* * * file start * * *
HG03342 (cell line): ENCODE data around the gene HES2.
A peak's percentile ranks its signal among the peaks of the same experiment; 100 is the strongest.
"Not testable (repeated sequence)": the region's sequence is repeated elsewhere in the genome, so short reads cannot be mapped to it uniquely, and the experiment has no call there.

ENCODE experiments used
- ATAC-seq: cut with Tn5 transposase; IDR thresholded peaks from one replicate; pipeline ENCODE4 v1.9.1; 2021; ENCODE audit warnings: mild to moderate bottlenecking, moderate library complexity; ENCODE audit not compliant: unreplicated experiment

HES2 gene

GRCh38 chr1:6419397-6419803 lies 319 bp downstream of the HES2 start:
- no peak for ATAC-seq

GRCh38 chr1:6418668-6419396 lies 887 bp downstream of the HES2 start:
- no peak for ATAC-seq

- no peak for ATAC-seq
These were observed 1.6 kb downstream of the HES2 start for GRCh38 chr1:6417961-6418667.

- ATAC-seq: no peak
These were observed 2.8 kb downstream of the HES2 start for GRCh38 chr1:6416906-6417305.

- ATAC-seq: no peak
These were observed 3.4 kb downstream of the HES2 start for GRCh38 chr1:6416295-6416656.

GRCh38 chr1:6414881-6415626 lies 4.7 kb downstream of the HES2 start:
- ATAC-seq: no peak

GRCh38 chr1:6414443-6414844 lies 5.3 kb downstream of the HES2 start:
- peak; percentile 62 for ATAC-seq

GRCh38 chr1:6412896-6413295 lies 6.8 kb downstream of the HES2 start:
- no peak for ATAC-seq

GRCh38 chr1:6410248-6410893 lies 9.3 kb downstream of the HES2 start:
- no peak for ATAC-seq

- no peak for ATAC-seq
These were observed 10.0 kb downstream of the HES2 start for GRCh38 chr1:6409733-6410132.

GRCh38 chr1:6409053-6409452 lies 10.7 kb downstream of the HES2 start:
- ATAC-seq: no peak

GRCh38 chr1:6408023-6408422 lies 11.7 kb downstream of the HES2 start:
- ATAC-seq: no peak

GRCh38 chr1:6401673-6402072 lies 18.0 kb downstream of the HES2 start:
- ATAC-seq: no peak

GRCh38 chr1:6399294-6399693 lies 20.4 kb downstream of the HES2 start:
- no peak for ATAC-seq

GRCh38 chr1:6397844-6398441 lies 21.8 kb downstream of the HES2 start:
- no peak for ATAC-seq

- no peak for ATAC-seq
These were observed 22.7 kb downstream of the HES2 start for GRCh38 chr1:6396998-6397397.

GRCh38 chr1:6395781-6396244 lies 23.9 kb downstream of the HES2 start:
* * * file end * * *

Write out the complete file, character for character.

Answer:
HG03342 (cell line): ENCODE data around the gene HES2.
A peak's percentile ranks its signal among the peaks of the same experiment; 100 is the strongest.
"Not testable (repeated sequence)": the region's sequence is repeated elsewhere in the genome, so short reads cannot be mapped to it uniquely, and the experiment has no call there.

ENCODE experiments used
- ATAC-seq: cut with Tn5 transposase; IDR thresholded peaks from one replicate; pipeline ENCODE4 v1.9.1; 2021; ENCODE audit warnings: mild to moderate bottlenecking, moderate library complexity; ENCODE audit not compliant: unreplicated experiment

HES2 gene

GRCh38 chr1:6419397-6419803 lies 319 bp downstream of the HES2 start:
- no peak for ATAC-seq

GRCh38 chr1:6418668-6419396 lies 887 bp downstream of the HES2 start:
- no peak for ATAC-seq

- no peak for ATAC-seq
These were observed 1.6 kb downstream of the HES2 start for GRCh38 chr1:6417961-6418667.

- ATAC-seq: no peak
These were observed 2.8 kb downstream of the HES2 start for GRCh38 chr1:6416906-6417305.

- ATAC-seq: no peak
These were observed 3.4 kb downstream of the HES2 start for GRCh38 chr1:6416295-6416656.

GRCh38 chr1:6414881-6415626 lies 4.7 kb downstream of the HES2 start:
- ATAC-seq: no peak

GRCh38 chr1:6414443-6414844 lies 5.3 kb downstream of the HES2 start:
- peak; percentile 62 for ATAC-seq

GRCh38 chr1:6412896-6413295 lies 6.8 kb downstream of the HES2 start:
- no peak for ATAC-seq

GRCh38 chr1:6410248-6410893 lies 9.3 kb downstream of the HES2 start:
- no peak for ATAC-seq

- no peak for ATAC-seq
These were observed 10.0 kb downstream of the HES2 start for GRCh38 chr1:6409733-6410132.

GRCh38 chr1:6409053-6409452 lies 10.7 kb downstream of the HES2 start:
- ATAC-seq: no peak

GRCh38 chr1:6408023-6408422 lies 11.7 kb downstream of the HES2 start:
- ATAC-seq: no peak

GRCh38 chr1:6401673-6402072 lies 18.0 kb downstream of the HES2 start:
- ATAC-seq: no peak

GRCh38 chr1:6399294-6399693 lies 20.4 kb downstream of the HES2 start:
- no peak for ATAC-seq

GRCh38 chr1:6397844-6398441 lies 21.8 kb downstream of the HES2 start:
- no peak for ATAC-seq

- no peak for ATAC-seq
These were observed 22.7 kb downstream of the HES2 start for GRCh38 chr1:6396998-6397397.

GRCh38 chr1:6395781-6396244 lies 23.9 kb downstream of the HES2 start: